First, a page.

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Brought up, and read the First time.
This is not a new subject in the public forum. It was talked about during pre-legislative scrutiny before the Bill was considered in Committee, discussed endlessly in Committee and has had any number of outings both in the press and generally in the public place. It is interesting that the Government have continually denied the need for public information. For example, the Minister for the Cabinet Office and Chancellor of the Duchy of Lancaster was particularly vocal in Committee about there always being a fine balance to be struck between telling the people too much and panicking them and not telling the public anything at all.
When we talked in Committee about the need for public information, the Government made it clear that there was no further need for a campaign to tell people precisely what was going on. We mentioned that the level of national alert was never disseminated in a public place and that we had always to rely on the BBC, and particularly Radio 4's "Today" programme, to leak the fact that the level of national alert went up or down.
For instance, after the bombings in early November of our embassies in Turkey, the public were simply not told that the alert level had gone up to its second highest possible stage, until we were told of the situation on national radio. It was interesting that, despite having talked about the issue in Committee and despite the Government having resisted any attempts to inform the public about what the threat was, it was left to the British Transport police and the Metropolitan police to mount an effective and thorough poster campaign immediately after the Madrid bombing. That gives the lie to the assertions that information would panic the public or that information was not necessary.
Michael Fabricant (Lichfield) (Con): Over new year I was in New York city. My hon. Friend may not be aware that Fox News, CNN and WCBS-TVthe local CBS affiliateall had a banner across their news bulletins setting out the state of alert, which happened to be very high in New York city at that time. Does he think that that might be an indicator that could be employed in this country, given that there was no mass panic in New York and that the celebrations for new year's eve were performed well with many people attending them despite a high level of alert and the fact that they were informed of that situation?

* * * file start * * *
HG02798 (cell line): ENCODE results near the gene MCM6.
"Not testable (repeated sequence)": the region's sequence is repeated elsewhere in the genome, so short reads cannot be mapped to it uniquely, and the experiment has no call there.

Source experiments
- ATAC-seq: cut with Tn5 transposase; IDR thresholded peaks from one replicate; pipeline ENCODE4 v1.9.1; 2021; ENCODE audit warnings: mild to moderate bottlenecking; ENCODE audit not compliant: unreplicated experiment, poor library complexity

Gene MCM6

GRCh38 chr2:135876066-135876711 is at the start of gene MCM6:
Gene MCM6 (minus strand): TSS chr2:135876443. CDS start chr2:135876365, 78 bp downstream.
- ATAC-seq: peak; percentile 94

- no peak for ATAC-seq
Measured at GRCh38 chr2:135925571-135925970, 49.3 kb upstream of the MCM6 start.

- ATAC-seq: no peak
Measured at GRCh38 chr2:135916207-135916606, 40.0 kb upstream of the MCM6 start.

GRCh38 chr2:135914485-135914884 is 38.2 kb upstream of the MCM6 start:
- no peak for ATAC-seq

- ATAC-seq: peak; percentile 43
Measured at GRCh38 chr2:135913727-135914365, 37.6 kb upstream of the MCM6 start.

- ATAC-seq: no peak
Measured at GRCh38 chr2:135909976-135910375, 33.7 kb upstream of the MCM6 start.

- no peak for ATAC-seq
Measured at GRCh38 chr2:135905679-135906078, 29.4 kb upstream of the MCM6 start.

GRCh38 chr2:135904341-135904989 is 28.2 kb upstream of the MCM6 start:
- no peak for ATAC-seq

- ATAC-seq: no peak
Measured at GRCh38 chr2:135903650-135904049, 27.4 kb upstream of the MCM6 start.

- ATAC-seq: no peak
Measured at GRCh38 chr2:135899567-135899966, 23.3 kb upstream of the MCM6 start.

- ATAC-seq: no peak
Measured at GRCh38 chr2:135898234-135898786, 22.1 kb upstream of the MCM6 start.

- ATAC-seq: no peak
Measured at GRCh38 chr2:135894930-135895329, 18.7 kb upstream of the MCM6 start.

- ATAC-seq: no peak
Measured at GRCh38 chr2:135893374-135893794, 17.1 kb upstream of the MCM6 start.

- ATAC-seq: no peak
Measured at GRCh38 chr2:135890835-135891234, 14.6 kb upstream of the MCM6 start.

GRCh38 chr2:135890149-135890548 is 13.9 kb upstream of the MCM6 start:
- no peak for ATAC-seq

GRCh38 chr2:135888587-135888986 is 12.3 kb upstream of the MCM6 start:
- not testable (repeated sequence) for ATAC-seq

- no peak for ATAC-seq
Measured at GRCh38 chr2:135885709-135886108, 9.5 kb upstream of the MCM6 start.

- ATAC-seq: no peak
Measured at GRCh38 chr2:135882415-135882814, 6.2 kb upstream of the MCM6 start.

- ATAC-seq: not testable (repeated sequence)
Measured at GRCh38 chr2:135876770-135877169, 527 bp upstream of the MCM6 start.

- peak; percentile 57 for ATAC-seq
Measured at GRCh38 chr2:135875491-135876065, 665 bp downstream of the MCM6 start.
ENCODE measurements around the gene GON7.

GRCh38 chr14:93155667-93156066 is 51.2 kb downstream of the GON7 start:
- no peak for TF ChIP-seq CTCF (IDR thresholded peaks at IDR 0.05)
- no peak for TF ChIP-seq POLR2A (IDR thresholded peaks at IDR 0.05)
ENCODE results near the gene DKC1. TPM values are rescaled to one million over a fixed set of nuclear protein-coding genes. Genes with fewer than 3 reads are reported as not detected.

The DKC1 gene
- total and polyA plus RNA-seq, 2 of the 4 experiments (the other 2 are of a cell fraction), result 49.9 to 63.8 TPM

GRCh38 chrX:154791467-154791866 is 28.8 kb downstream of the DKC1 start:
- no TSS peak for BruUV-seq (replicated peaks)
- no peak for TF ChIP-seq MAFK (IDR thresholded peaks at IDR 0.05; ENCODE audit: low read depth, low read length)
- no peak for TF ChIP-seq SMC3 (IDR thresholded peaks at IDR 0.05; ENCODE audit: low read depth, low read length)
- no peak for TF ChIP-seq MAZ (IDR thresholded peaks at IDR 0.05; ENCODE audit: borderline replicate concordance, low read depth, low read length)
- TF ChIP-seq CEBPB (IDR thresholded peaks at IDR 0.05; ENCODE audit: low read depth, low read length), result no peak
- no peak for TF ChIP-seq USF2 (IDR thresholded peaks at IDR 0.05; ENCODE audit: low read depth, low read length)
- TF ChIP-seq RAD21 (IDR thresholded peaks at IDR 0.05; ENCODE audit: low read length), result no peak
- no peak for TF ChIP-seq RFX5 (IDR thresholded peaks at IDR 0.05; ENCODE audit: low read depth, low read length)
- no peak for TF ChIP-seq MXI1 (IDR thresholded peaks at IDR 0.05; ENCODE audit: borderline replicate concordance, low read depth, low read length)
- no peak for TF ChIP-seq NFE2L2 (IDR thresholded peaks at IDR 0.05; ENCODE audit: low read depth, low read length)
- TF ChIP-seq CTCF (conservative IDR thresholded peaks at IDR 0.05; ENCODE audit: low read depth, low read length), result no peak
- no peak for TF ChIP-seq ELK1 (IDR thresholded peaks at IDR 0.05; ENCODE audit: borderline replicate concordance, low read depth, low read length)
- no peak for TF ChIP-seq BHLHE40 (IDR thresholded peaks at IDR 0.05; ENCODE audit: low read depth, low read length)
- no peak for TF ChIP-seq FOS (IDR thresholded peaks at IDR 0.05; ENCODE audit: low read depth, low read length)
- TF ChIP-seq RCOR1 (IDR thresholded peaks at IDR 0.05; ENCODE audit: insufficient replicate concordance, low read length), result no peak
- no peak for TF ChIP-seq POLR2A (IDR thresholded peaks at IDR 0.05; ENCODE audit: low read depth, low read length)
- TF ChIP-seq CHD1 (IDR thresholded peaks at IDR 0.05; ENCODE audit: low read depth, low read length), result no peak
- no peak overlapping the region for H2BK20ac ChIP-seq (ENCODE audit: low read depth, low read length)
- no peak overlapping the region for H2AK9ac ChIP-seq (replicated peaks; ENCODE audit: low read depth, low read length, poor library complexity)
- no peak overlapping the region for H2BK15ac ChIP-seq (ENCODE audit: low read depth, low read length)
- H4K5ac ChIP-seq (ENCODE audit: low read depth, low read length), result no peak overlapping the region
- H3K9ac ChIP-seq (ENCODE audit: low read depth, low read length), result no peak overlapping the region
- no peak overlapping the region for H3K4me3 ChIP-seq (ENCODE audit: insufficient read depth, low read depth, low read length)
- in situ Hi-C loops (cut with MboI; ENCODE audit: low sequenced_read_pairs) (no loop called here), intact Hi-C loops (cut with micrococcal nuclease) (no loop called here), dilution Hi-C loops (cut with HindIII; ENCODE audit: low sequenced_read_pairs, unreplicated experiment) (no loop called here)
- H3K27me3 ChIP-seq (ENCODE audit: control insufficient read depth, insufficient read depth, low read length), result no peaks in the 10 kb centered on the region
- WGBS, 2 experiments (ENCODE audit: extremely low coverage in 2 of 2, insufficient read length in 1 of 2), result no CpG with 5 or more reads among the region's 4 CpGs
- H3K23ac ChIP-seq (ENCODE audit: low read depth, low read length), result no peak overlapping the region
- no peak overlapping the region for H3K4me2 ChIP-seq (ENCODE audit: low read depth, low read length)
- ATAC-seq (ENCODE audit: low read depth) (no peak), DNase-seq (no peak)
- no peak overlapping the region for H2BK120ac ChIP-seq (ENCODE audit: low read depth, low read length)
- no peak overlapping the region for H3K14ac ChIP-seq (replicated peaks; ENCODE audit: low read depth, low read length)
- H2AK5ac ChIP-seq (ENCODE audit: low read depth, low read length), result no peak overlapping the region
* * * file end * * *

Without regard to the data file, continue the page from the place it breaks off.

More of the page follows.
I am most grateful to my hon. Friend for that timely intervention. We ran out of time when we
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were discussing the previous new clause, but I intended to say that, during the second world war, we had an organisation known as the Civil Defence. It gave timely warnings about the likelihood of attack. Clearly, that would have been a conventional attack, probably mounted by the Luftwaffe. A terrorist attack is rather different. None the less, I believe that my hon. Friend made a valuable point. For example, during my several tours of duty in Ulster, it was always clear to me that information was being given by the police to the public about precisely what the threat was. It was less full than the American system. We have a formal system, and I suggest to the Government that there would be no harm in allowing the public to know. Rather than using the media to disseminate the message, part of the public information campaign should be exactly as my hon. Friend suggests. There should be a proper and orchestrated way of telling the public precisely what the level of threat is.
"The experience of SIESO members in warning and informing the public of the potential dangers of living next to top tier COMAH sites"
"gives the lie to the Government's belief that pre-education of the general population would cause panic. There is a need for people to know what measures they can take to safeguard themselves prior to the arrival of professional help."
Similarly, last year the Metropolitan police commissioned a report on possible co-operation between the Government and the private sector. That was known as Project Unicorn and it reported earlier this year, although the Government have chosen not to publicise the conclusions. Project Unicorn states:
"To the public at large the CBRN threat is undoubtedly the most frightening aspect of the 'new terrorism' . . . The Commercial Sector appears to be unanimous in its criticism of the present counter-terrorism Communications Policy prior to a major incident: they found it outdated, condescending, generally uncoordinated and at times incoherent."
I do not think that I need add to those two damning indictments of the fact that the Government are not prepared to tell us what is going on. I suggest that we might follow the example of the Australian Government.
Many people say that this country is extremely "proof" to terrorism, that the public are used to it and will be able to take it on the chin, and that living through 30-odd years of activity by the Irish Republican Army and similar organisations has made London and other large cities pretty resilient, if the Minister does not mind my borrowing that phrase, to the effects of terrorism. It is therefore interesting that, after the Bali bomb, which killed plenty of Australians but did not kill anybody in Australia, the Australian Government, who have no real experience of terrorism, chose to take the subject extremely seriously.